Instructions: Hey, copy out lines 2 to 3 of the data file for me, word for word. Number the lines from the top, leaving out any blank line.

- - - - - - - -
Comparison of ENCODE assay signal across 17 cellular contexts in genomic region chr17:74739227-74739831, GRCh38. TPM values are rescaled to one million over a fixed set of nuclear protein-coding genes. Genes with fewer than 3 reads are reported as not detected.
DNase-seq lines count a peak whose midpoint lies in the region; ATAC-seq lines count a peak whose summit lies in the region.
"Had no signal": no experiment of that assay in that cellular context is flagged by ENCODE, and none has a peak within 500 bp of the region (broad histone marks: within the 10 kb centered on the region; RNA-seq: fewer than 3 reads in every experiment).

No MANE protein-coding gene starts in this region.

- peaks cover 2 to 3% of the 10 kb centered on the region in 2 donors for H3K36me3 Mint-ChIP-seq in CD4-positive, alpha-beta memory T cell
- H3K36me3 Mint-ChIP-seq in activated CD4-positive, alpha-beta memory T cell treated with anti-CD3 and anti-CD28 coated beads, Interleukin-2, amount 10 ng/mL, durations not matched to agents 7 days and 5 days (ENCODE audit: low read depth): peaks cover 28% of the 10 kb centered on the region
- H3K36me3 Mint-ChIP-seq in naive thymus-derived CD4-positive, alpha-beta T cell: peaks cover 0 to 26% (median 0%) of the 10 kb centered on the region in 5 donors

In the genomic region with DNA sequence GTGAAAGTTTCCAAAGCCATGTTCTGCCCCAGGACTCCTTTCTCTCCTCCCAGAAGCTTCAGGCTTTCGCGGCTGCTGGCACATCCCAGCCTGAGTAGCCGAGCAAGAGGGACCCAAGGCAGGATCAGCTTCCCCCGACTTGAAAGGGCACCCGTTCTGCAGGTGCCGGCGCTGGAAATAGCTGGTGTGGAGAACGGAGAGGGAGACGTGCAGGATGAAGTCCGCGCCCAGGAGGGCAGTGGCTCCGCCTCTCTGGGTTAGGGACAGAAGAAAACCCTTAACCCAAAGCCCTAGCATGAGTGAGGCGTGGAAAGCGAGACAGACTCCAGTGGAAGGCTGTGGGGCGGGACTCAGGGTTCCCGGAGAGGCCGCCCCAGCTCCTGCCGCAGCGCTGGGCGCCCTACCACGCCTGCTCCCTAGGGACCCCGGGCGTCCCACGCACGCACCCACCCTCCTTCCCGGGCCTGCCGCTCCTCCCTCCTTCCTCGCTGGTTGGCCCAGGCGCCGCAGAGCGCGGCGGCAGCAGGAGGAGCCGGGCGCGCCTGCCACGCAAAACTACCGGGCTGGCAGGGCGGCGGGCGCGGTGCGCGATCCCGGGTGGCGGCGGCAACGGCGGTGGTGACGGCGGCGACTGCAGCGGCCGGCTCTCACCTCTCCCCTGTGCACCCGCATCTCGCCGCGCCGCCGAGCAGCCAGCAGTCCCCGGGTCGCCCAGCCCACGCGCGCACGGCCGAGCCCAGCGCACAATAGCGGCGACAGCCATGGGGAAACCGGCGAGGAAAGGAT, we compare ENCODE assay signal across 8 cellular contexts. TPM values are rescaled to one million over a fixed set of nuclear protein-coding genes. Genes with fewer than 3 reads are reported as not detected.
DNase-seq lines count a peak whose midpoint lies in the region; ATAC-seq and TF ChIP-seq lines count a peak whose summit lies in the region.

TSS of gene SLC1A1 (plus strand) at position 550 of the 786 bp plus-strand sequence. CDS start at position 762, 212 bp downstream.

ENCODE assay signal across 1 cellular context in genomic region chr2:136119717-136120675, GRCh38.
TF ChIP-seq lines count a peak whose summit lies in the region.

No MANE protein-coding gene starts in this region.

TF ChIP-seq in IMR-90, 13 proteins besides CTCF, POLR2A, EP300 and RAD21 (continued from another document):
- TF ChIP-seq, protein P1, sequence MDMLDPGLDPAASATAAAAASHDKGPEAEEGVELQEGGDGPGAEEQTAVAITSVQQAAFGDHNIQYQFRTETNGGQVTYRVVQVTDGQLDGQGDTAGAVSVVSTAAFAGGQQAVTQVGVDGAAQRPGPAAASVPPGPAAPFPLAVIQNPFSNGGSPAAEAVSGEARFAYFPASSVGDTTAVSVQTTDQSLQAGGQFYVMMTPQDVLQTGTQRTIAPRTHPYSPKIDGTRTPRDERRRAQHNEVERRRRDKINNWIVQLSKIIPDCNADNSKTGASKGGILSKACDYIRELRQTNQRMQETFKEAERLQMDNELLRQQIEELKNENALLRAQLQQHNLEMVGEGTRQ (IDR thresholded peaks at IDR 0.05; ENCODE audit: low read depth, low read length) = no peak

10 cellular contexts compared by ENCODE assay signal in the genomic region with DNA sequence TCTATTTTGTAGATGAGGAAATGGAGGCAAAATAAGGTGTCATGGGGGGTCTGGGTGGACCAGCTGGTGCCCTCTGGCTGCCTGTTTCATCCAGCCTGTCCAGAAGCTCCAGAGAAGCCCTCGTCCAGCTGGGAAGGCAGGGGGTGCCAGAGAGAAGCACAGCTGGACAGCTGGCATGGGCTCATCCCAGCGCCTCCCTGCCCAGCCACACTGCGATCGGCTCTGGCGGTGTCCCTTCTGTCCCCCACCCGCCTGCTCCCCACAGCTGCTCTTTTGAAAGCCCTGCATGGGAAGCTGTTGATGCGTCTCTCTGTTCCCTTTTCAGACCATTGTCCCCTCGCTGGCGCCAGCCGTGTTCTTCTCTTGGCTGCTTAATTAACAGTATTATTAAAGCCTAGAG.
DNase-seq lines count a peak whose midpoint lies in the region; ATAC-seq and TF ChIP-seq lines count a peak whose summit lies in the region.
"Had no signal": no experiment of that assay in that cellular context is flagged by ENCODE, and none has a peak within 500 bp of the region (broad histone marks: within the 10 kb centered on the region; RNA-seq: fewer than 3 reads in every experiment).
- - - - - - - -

DNase-seq lines count a peak whose midpoint lies in the region; ATAC-seq lines count a peak whose summit lies in the region.
"Had no signal": no experiment of that assay in that cellular context is flagged by ENCODE, and none has a peak within 500 bp of the region (broad histone marks: within the 10 kb centered on the region; RNA-seq: fewer than 3 reads in every experiment).